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School-Age Children with Autism with Limited Expressive Language Skills: An Intervention Study

Principal Investigator:

This project will address a major challenge to the field of autism research: improving expressive communication in children with autism who have reached school age but have not acquired functional spoken language (non-verbal school aged children with autism; NVSACA).

This project will provide an innovative intervention to improve expressive communication in NVSACA that addresses all of these developmental systems based on the (a) literatures on autism intervention and information processing, developmental cognitive sciences, applied behavior analysis, and augmentative and alternative communication (AAC); (b) investigative team’s years of clinical experience with the target population; and (c) research experience with NVSACA obtained through the CCNIA study (Autism Speaks High Risk, High Impact study; PI’s Kasari, Kaiser, Landa; Co-investigator Mathy ) and the RO1 for which the proposed study is a supplement.

Participants in the supplemental study will be school-aged children who completed one of two intensive (5 hours per week at school) interventions through a multi-site intervention study currently being conducted at the Center for Autism and Related Disorders (CARD): Multisite RCT of Early Intervention for Spoken Communication in Autism (NA_0028617- ICAN). Of the six children who have completed this intervention thus far, only one has shown robust expressive language improvement. This indicates that this intervention may lack ingredients that uniquely enhance expressive language development for children with autism. Thus, although joint attention is a known predictor of language gain, Kasari et al.’s (2008) report reveals that highly focused interventions targeting joint attention may be insufficient to advance expressive language development in low verbal children with autism. More explicit language instruction may be needed to activate expressive language gains. This study will be located at Kennedy Krieger. Neither UCLA nor University of Rochester will be involved in this study nor will there be data sharing.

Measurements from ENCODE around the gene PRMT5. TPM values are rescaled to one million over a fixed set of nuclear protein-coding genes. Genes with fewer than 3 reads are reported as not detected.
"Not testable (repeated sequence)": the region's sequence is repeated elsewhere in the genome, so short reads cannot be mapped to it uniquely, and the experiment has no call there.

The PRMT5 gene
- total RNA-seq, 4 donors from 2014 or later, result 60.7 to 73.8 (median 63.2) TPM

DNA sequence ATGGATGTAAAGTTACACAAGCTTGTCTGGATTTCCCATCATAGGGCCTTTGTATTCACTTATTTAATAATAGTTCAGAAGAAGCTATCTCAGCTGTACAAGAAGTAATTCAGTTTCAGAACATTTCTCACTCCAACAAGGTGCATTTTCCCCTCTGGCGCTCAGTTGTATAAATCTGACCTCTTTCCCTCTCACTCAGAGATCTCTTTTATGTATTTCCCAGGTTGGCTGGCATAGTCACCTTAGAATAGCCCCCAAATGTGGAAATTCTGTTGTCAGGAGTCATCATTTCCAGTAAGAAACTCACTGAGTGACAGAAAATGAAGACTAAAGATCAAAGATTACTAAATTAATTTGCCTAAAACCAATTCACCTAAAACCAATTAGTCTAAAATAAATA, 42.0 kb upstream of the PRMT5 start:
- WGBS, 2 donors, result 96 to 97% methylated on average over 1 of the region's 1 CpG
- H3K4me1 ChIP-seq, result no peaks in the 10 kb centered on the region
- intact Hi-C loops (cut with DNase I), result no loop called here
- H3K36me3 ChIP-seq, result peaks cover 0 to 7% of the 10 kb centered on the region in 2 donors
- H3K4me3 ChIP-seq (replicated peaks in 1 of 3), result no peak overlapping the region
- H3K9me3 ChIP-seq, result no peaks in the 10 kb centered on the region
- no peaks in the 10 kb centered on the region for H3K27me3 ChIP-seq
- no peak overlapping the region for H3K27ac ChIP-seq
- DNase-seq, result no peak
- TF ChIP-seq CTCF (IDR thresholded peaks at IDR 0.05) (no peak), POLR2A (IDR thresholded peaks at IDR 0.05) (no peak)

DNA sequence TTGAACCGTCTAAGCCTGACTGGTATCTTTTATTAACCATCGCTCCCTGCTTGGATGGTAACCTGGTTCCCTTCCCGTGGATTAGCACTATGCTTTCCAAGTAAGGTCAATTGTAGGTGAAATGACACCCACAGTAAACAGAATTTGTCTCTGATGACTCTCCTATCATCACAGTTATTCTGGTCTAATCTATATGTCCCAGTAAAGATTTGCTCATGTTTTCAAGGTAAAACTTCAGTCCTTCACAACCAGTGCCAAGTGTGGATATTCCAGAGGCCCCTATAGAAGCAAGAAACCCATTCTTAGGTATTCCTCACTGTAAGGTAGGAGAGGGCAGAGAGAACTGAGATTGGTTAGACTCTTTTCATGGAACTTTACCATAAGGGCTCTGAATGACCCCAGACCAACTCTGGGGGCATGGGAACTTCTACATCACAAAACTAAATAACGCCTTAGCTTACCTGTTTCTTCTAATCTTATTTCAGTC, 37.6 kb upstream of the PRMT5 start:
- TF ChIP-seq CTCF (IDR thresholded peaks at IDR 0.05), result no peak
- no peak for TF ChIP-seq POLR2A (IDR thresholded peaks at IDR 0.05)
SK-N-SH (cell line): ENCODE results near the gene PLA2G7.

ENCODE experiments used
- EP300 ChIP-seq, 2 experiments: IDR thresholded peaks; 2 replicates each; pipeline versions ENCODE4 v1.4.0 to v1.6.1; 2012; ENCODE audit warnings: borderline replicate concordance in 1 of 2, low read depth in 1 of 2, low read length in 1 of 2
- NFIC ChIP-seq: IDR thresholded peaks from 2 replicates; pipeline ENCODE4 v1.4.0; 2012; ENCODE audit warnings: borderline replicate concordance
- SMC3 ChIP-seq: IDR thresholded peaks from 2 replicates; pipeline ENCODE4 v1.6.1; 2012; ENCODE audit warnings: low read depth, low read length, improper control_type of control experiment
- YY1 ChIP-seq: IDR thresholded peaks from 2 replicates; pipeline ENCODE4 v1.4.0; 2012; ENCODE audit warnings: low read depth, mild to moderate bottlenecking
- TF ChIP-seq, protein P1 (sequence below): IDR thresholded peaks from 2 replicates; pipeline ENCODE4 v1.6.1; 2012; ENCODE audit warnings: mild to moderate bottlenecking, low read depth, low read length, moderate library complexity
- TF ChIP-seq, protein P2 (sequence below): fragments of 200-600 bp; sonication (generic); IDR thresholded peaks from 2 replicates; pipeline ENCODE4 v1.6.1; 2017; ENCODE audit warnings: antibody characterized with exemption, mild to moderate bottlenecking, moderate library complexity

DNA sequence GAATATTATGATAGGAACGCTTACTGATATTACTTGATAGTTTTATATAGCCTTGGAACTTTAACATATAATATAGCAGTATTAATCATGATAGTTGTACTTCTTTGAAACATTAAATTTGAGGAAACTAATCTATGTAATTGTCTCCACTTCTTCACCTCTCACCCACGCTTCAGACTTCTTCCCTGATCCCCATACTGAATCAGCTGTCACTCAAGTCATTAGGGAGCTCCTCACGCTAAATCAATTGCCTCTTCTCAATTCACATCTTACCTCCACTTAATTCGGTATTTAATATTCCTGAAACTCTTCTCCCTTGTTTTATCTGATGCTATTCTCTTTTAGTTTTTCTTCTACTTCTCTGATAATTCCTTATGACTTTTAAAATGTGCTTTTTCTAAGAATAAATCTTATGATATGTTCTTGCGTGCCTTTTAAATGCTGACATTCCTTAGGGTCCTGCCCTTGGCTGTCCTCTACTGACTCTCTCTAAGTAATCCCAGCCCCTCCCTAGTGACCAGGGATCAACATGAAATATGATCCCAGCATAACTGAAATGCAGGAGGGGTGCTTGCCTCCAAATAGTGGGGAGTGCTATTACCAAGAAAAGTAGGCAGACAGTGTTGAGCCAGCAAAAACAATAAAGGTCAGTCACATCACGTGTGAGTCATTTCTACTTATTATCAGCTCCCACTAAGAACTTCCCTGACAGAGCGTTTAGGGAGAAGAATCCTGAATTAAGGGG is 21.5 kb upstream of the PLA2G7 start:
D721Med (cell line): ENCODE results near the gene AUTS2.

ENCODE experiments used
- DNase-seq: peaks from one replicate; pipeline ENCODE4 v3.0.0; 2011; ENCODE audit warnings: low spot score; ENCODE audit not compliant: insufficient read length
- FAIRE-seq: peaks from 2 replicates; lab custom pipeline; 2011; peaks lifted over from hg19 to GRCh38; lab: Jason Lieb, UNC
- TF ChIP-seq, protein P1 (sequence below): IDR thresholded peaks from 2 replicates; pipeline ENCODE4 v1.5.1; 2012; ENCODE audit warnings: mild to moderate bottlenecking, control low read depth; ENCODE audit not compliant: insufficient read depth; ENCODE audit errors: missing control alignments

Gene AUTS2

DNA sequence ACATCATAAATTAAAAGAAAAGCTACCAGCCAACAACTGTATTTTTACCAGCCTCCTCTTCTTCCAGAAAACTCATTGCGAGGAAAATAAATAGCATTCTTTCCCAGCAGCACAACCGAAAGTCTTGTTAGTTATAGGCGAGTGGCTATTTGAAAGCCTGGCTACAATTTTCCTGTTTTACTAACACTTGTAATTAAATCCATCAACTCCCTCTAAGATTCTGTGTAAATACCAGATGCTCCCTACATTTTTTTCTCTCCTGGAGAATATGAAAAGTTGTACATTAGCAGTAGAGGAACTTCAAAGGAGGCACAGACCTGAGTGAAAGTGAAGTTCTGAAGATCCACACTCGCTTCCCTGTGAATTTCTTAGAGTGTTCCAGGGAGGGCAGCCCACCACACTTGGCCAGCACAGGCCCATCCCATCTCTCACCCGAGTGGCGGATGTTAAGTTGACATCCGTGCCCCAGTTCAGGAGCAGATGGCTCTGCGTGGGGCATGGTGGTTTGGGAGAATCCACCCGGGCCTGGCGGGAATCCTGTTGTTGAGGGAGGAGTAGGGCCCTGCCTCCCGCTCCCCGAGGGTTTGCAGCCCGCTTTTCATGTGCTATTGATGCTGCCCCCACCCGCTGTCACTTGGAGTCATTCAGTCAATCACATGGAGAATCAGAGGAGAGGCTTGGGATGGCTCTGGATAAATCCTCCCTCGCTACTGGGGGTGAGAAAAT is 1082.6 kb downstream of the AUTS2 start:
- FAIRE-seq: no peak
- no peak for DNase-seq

The aims of this research are as follows:

o Aim 1. The proposed intervention will specifically target receptive vocabulary because it contributes to proficiency in expressive communication.
o Aim 2. Social impairment will be targeted as it relates to communicative engagement including:

  1. ability to use others’ cues (e.g., directional gaze cues, gestures) to attend to relevant salience pertinent for language learning;
  2. initiation of social communication; and
  3. expression of contextually appropriate language content.

o Aim 3. Motor impairments as they relate to communication via speech and gesture will be addressed through direct and semi-structured instruction in use of Augmentative and Alternative Communication (AAC). Integration of AAC into intervention will not interfere with, and is likely to promote, acquisition of spoken language.

Fifteen children who completed the RO1 ICAN intervention and follow-up testing but continue to have minimal functional spoken language will be participants in this study. After eligibility is established, participants will be randomly assigned to a baseline duration of one week, two weeks or three weeks before the start of active treatment. Once the baseline duration is completed, participants begin active treatment one hour of intervention three days per week in the participants' school setting. In month 2, weekly teacher trainings begin. In month 5, weekly parent trainings begin to improve the child’s generalization of skills and teach parents the strategies implemented in their child’s treatment. Post-baseline and post-treatment assessments will be completed in the lab at a time that is convenient for the participants' families.

Bradley L. Schlaggar, M.D., Ph.D., Named President and CEO of Kennedy Krieger Institute

We’re thrilled to welcome Bradley L. Schlaggar, M.D., Ph.D., to the Kennedy Krieger family as our next President and CEO.
Learn more.


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